Rot around the clock

January 7, 2012

Just before midnight on New Year’s Eve, celebrating with friends at The French Table, I found myself tipsily comparing flavours and fragrances of some wonderfully delicious sweet wines. And in particular I was looking out for the distinctive concentration and complexity characteristic of noble rot, the benevolent form of botrytis cinerea.Staring into the wine

The recorded history of deliberate use of the botrytis fungus in winemaking dates back to 16th century Hungary, but I think it’s highly likely that the technique has been known much longer, especially as sweetness in wine has historically been valued much more highly than it generally is today. I’m sure the Romans would have loved the idea but I haven’t found any evidence they discovered it – probably just because the Mediterranean climate is unsuitable.

The rot spread from Hungary to Germany and France, and for centuries has been an established part of winemaking in all three countries, producing highly prized intensely sweet wines – Tokaji Aszú; the sweet wines of Bordeaux, notably Sauternes, and the Beerenauslese and Trockenbeerenauslese rieslings of Germany. It’s now also made in several other countries including Australia, the USA and South Africa, I believe using introduced spores.Sweet wine collection

As an aside, I strongly advocate trying some of these wines if you haven’t already!

Botrytis cinerea is a fungus that affects many plant species. I don’t believe its effects are considered beneficial in any of the others – but has this been tested? Strawberry Sauternes anyone? Rhubarb Aszú? –  and it can be disastrous for grapes just as easily as delicious, if the climate isn’t just right in a particular year.

It requires a very particular damp temperate climate with a pattern of misty mornings and sunny afternoons that can arise around certain fortunate river valleys. If the weather stays wet too long into the autumn, the malevolent form of botrytis – grey rot – can form and destroy the whole crop. As with so many things, perfection is close to disaster.Botrytis strawberry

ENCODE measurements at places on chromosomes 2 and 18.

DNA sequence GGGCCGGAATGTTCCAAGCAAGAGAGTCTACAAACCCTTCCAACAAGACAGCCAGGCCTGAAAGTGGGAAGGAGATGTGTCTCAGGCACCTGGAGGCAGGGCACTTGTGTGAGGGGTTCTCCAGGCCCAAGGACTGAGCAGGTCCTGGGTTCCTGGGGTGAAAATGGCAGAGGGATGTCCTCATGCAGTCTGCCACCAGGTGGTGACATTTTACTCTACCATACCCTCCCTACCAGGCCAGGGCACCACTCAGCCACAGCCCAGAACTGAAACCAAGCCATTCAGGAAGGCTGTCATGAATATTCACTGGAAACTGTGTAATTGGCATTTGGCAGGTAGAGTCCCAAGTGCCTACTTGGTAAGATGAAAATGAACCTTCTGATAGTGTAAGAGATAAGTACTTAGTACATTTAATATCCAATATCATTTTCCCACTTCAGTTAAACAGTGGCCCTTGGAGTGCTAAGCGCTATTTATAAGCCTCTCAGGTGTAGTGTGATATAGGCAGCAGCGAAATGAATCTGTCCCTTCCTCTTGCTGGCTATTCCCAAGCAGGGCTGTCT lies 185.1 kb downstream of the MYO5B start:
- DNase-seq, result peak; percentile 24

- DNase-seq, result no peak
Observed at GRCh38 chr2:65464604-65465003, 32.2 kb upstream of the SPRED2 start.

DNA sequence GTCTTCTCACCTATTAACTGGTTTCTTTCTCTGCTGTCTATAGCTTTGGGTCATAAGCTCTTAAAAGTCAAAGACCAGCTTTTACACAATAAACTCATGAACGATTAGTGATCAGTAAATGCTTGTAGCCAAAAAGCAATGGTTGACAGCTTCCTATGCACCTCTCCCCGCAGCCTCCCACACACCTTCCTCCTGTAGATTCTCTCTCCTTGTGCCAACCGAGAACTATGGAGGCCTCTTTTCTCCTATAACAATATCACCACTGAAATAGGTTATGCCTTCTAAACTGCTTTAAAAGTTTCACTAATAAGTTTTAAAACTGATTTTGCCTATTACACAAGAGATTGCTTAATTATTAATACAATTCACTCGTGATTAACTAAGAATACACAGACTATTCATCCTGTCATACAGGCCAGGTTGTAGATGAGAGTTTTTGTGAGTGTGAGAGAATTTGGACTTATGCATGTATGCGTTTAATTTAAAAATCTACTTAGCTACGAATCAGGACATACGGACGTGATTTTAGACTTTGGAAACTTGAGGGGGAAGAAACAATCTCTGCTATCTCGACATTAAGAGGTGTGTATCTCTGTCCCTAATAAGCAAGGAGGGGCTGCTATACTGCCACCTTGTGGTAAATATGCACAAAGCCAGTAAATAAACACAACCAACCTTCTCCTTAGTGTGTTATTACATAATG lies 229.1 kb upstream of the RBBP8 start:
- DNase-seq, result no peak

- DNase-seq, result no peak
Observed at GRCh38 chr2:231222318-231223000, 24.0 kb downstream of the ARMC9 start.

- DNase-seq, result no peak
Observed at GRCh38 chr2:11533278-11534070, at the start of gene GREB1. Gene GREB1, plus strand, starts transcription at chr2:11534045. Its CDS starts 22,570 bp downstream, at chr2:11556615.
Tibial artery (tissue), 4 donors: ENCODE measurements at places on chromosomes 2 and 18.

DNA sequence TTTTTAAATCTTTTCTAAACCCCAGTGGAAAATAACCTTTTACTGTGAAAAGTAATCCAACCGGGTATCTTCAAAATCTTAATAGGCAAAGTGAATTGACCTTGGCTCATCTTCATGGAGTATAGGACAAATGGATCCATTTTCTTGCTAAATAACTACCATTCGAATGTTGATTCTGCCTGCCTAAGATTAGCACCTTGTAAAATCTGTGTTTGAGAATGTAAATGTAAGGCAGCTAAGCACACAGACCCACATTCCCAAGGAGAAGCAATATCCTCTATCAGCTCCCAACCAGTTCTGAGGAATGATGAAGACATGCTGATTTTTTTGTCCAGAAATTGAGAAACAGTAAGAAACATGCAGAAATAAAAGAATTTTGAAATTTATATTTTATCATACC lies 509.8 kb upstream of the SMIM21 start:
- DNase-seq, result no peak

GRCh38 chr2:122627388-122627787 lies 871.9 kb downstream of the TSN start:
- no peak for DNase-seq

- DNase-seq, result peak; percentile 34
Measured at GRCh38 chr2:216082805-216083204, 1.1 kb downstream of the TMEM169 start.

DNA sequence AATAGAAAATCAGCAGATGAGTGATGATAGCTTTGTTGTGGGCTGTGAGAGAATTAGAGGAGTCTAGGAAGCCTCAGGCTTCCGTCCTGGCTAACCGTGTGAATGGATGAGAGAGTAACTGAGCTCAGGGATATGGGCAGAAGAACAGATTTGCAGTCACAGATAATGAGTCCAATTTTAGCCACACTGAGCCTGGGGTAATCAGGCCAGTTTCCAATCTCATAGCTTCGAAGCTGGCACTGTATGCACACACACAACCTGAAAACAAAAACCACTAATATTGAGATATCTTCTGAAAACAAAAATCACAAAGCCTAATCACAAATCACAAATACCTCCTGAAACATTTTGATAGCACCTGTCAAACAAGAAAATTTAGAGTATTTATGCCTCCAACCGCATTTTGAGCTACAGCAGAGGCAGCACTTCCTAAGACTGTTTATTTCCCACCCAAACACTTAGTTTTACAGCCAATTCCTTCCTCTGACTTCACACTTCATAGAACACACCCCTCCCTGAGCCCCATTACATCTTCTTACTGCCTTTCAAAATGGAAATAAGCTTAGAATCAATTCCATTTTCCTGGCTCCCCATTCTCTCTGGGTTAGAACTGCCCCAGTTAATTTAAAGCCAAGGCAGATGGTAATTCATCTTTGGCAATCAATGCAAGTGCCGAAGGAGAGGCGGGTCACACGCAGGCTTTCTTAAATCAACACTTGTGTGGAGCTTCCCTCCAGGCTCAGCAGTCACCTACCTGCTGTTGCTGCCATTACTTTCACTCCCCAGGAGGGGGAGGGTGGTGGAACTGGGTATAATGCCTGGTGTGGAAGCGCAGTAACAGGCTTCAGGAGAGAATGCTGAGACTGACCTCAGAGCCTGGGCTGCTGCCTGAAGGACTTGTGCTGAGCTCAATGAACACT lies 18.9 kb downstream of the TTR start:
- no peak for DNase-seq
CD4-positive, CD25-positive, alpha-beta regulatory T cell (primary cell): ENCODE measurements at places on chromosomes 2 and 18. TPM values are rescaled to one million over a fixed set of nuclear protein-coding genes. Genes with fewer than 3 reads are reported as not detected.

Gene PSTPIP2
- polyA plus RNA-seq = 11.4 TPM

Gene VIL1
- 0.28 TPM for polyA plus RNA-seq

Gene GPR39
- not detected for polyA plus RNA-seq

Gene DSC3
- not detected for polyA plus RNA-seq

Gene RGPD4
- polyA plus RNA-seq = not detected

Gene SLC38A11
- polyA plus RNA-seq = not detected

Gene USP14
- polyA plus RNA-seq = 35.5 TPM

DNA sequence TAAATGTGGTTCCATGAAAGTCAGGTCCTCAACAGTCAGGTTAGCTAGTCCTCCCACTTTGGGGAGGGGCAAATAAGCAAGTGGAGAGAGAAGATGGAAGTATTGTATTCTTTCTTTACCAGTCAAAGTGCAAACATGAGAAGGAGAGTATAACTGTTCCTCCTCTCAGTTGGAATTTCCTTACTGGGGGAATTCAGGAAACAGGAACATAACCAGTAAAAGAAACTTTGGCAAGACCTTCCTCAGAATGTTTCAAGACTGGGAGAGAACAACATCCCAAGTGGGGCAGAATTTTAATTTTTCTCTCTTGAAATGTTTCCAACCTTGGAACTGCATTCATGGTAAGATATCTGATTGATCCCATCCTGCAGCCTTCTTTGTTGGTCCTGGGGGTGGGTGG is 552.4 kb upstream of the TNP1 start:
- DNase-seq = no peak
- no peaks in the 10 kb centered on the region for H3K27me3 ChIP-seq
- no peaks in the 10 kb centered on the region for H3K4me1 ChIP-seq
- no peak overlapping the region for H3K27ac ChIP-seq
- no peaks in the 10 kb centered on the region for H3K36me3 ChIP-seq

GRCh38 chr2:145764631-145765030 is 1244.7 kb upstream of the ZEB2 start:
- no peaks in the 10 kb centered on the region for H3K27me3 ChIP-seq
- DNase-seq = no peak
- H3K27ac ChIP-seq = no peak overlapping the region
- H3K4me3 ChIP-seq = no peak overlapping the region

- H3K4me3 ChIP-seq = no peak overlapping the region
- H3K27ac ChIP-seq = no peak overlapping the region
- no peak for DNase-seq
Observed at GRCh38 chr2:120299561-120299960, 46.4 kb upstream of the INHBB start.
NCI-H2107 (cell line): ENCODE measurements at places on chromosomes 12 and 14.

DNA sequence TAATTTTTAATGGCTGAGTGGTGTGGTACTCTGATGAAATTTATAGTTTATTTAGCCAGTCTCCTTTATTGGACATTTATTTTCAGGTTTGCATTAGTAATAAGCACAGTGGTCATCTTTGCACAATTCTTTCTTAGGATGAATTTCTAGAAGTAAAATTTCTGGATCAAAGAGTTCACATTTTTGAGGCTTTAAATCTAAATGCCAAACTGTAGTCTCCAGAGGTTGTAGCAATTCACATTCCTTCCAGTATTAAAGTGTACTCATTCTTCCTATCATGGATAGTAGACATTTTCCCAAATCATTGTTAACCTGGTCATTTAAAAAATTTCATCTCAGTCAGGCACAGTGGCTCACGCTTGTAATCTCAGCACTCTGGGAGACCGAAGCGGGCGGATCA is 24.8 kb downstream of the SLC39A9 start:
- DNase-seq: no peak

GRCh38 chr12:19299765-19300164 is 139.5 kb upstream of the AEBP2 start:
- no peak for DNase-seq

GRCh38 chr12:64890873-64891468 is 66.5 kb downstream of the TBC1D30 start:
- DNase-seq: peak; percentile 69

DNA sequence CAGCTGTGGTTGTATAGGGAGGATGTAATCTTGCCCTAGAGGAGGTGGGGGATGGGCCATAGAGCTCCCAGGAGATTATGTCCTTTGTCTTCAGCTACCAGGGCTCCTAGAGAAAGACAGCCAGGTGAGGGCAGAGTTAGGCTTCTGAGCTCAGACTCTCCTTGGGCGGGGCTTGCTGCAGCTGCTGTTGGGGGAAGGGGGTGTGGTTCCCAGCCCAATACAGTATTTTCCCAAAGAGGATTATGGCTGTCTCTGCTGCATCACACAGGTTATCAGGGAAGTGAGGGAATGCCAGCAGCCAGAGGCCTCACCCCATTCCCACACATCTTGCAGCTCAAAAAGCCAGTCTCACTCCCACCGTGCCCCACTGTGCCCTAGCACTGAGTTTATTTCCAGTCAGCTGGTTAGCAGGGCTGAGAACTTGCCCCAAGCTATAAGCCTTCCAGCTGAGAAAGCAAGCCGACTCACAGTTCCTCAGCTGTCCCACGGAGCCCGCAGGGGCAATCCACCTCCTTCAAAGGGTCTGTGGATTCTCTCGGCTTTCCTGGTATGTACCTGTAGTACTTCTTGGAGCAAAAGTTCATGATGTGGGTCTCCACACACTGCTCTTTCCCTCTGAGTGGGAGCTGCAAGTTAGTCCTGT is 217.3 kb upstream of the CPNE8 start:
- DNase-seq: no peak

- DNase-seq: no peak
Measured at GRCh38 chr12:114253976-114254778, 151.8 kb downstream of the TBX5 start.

There are of course alternative techniques for making intensely sweet wines, with freezing on the vine (ice wine) being another approach that is also highly prized, risky and laborious.

This set me thinking more generally about what types of food and drink tend to become established as delicacies, and why. In many cases it’s simply rarity – including difficulty of extraction – caviar, saffron and truffles are examples. Some favourites may originate with a fleeting fashion such as a monarch’s preference.

Sensory preferences can rarely be explained in rational terms, and structuralists would have plenty to say about the need for a hierarchy of qualities to give meaning within a value system. We have a social need for some things to be declared exceptionally fine and exceptionally base. It helps make sense of everything between. And psychologically it makes sense to me that we are drawn to declare things supreme in some rather irrational, but potent, ways – proximity to danger (e.g. fugu), powerful physically challenging sensations (e.g. durian), and proximity to putrefaction, whether caused by fungus, bacteria or other natural processes, such as botrytis in wine.Choosing durian in Bali

I strongly suspect that in cultures all around the world there are examples of this botrytic knife-edge between the exquisite and rank, mostly originating in historical accident, but now elevated to the state of expensive delicacy. I’ve listed a few here, and I’d love to hear about any more!

NattoJapan

Slimy, pungent, intensely flavoured fermented soy beans usually eaten with rice. Natto

Shiokara Japan

Salty fermented seafood viscera made into a thick lumpy paste.

Hundred-year eggsChina

Eggs preserved in an alkaline mix of clay, ash, salt and lime for several months, developing deep green and brown colouration and a cocktail of new flavours and odours.